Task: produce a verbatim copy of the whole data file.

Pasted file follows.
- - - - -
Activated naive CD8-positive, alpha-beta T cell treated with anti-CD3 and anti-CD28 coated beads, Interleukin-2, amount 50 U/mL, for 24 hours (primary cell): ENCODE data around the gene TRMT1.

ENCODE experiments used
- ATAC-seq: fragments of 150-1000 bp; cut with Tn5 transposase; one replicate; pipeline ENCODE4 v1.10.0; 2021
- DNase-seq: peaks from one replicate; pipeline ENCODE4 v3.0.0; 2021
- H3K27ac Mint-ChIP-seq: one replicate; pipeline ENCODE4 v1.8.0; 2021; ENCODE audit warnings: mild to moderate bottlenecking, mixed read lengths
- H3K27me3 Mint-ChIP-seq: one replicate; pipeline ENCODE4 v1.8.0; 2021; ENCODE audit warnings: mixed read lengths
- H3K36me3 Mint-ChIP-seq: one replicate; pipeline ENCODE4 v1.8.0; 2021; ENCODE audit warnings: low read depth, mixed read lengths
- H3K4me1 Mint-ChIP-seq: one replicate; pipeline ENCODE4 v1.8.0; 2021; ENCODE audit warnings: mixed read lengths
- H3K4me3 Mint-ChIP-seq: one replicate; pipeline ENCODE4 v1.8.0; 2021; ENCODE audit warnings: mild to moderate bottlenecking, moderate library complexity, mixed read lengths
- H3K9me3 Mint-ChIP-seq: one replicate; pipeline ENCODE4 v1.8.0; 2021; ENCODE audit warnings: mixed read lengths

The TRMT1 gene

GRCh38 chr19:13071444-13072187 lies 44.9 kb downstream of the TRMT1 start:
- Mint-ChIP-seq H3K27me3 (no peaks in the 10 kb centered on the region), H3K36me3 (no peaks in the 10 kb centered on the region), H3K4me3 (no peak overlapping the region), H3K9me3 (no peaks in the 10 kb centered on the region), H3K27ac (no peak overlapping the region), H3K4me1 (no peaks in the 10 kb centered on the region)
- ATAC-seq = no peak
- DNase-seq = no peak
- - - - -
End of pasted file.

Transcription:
Activated naive CD8-positive, alpha-beta T cell treated with anti-CD3 and anti-CD28 coated beads, Interleukin-2, amount 50 U/mL, for 24 hours (primary cell): ENCODE data around the gene TRMT1.

ENCODE experiments used
- ATAC-seq: fragments of 150-1000 bp; cut with Tn5 transposase; one replicate; pipeline ENCODE4 v1.10.0; 2021
- DNase-seq: peaks from one replicate; pipeline ENCODE4 v3.0.0; 2021
- H3K27ac Mint-ChIP-seq: one replicate; pipeline ENCODE4 v1.8.0; 2021; ENCODE audit warnings: mild to moderate bottlenecking, mixed read lengths
- H3K27me3 Mint-ChIP-seq: one replicate; pipeline ENCODE4 v1.8.0; 2021; ENCODE audit warnings: mixed read lengths
- H3K36me3 Mint-ChIP-seq: one replicate; pipeline ENCODE4 v1.8.0; 2021; ENCODE audit warnings: low read depth, mixed read lengths
- H3K4me1 Mint-ChIP-seq: one replicate; pipeline ENCODE4 v1.8.0; 2021; ENCODE audit warnings: mixed read lengths
- H3K4me3 Mint-ChIP-seq: one replicate; pipeline ENCODE4 v1.8.0; 2021; ENCODE audit warnings: mild to moderate bottlenecking, moderate library complexity, mixed read lengths
- H3K9me3 Mint-ChIP-seq: one replicate; pipeline ENCODE4 v1.8.0; 2021; ENCODE audit warnings: mixed read lengths

The TRMT1 gene

GRCh38 chr19:13071444-13072187 lies 44.9 kb downstream of the TRMT1 start:
- Mint-ChIP-seq H3K27me3 (no peaks in the 10 kb centered on the region), H3K36me3 (no peaks in the 10 kb centered on the region), H3K4me3 (no peak overlapping the region), H3K9me3 (no peaks in the 10 kb centered on the region), H3K27ac (no peak overlapping the region), H3K4me1 (no peaks in the 10 kb centered on the region)
- ATAC-seq = no peak
- DNase-seq = no peak